In this study, the researchers cleared another hurdle for the use of probes in high-throughput screens with the design of a probe whose fluorescent beacon isn’t lit all the time, but only turns on when it reacts with the folded protein-of-interest. “That fluorescent signal quickly shows you the concentration of the folded, functional protein that was in the cell at the time of lysis,” Zhang said. “There is no need for the time-consuming removal of fluorescence probes that aren’t bound to targets or separation of the probe–protein-of-interest conjugate.”
Drugs that reduce the misfolding of specific proteins by altering cell biology of protein homeostasis might one day be used to prevent or delay age-related neurodegenerative diseases, such as Alzheimer’s and Parkinson’s, and to treat inherited enzyme-deficiency disorders. Zhang, Kelly and their colleagues suspect that anti-misfolding drugs could have even broader applications, given the surprisingly large populations of misfolded proteins in cells and all the ways in which those misfolded proteins could be causing harm.
In addition to Kelly, Zhang, Yu Liu and Yun Lei Tan, contributors to the study, “Small molecule probes to quantify the functional fraction of a specific protein in a cell with minimal folding equilibrium shifts,” were Gira Bhabha and Damian C. Ekiert of the University of California, San Francisco; Joseph C. Genereux and Younhee Cho of TSRI; and Yakov Kipnis and Sinisa Bjelic of the Baker Laboratory at the University of Washington, Seattle.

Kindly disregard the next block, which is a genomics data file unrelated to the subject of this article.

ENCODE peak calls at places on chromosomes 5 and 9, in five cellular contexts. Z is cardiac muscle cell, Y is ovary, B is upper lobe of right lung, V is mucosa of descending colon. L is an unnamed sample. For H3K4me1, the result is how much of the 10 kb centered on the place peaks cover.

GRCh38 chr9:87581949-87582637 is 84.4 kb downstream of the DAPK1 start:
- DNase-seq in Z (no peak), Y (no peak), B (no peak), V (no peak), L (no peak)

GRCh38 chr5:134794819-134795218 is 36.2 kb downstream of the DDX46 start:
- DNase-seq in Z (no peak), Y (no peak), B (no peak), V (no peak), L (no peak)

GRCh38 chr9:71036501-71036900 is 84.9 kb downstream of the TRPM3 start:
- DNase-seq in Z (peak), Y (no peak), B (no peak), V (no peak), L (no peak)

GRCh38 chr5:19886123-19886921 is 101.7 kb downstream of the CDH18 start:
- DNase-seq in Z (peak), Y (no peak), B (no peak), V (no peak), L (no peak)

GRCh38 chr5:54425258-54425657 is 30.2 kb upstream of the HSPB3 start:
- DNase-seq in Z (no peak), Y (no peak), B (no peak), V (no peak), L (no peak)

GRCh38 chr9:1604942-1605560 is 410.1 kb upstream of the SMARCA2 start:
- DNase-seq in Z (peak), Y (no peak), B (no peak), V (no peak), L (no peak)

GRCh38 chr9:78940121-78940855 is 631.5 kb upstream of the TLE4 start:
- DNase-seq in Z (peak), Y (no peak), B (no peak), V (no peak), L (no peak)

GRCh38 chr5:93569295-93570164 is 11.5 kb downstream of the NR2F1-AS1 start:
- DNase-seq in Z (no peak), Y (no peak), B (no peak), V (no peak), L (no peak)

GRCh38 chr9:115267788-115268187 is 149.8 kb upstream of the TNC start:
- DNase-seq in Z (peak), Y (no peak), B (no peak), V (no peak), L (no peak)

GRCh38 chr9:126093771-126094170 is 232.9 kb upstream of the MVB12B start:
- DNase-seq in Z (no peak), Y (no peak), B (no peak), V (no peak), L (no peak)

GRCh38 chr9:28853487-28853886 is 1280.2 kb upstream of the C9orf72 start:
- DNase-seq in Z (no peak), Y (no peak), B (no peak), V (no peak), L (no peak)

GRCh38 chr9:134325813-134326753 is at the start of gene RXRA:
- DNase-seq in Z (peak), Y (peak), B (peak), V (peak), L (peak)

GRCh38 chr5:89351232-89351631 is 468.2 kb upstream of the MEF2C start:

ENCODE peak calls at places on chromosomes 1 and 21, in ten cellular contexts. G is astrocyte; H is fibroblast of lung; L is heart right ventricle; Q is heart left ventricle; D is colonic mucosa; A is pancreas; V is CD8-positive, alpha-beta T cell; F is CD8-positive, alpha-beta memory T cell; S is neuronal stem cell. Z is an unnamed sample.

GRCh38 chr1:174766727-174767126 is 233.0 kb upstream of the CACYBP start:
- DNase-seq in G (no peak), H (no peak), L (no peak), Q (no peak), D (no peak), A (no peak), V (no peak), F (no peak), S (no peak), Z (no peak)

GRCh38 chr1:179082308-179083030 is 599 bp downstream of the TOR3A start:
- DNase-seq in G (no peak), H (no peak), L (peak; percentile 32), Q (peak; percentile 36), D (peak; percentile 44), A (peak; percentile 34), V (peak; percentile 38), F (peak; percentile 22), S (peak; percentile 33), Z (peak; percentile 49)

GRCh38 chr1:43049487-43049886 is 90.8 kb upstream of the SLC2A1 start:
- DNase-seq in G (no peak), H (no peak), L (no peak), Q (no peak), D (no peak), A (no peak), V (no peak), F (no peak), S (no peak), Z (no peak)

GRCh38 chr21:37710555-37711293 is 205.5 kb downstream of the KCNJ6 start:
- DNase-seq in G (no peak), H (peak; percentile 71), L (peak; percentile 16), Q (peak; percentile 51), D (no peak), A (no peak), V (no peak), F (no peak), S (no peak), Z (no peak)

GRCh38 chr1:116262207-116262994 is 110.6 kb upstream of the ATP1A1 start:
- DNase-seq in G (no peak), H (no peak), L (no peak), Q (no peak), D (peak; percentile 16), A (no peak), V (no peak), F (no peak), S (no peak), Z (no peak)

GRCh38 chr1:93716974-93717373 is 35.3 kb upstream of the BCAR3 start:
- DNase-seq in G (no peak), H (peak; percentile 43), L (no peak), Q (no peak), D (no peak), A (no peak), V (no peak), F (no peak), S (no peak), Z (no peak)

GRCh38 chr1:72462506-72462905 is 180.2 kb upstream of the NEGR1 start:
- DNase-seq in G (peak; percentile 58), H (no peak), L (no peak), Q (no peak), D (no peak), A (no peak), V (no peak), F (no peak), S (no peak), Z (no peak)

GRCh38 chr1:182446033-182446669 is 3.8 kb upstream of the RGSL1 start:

The study was supported by the National Institutes of Health (NS05636), the Skaggs Institute for Chemical Biology and the Lita Annenberg Hazen Foundation.
About The Scripps Research Institute
The Scripps Research Institute (TSRI) is one of the world's largest independent, not-for-profit organizations focusing on research in the biomedical sciences. TSRI is internationally recognized for its contributions to science and health, including its role in laying the foundation for new treatments for cancer, rheumatoid arthritis, hemophilia, and other diseases. An institution that evolved from the Scripps Metabolic Clinic founded by philanthropist Ellen Browning Scripps in 1924, the institute now employs about 2,700 people on its campuses in La Jolla, CA, and Jupiter, FL, where its renowned scientists—including two Nobel laureates—work toward their next discoveries. The institute's graduate program, which awards PhD degrees in biology and chemistry, ranks among the top ten of its kind in the nation. For more information, see www.scripps.edu.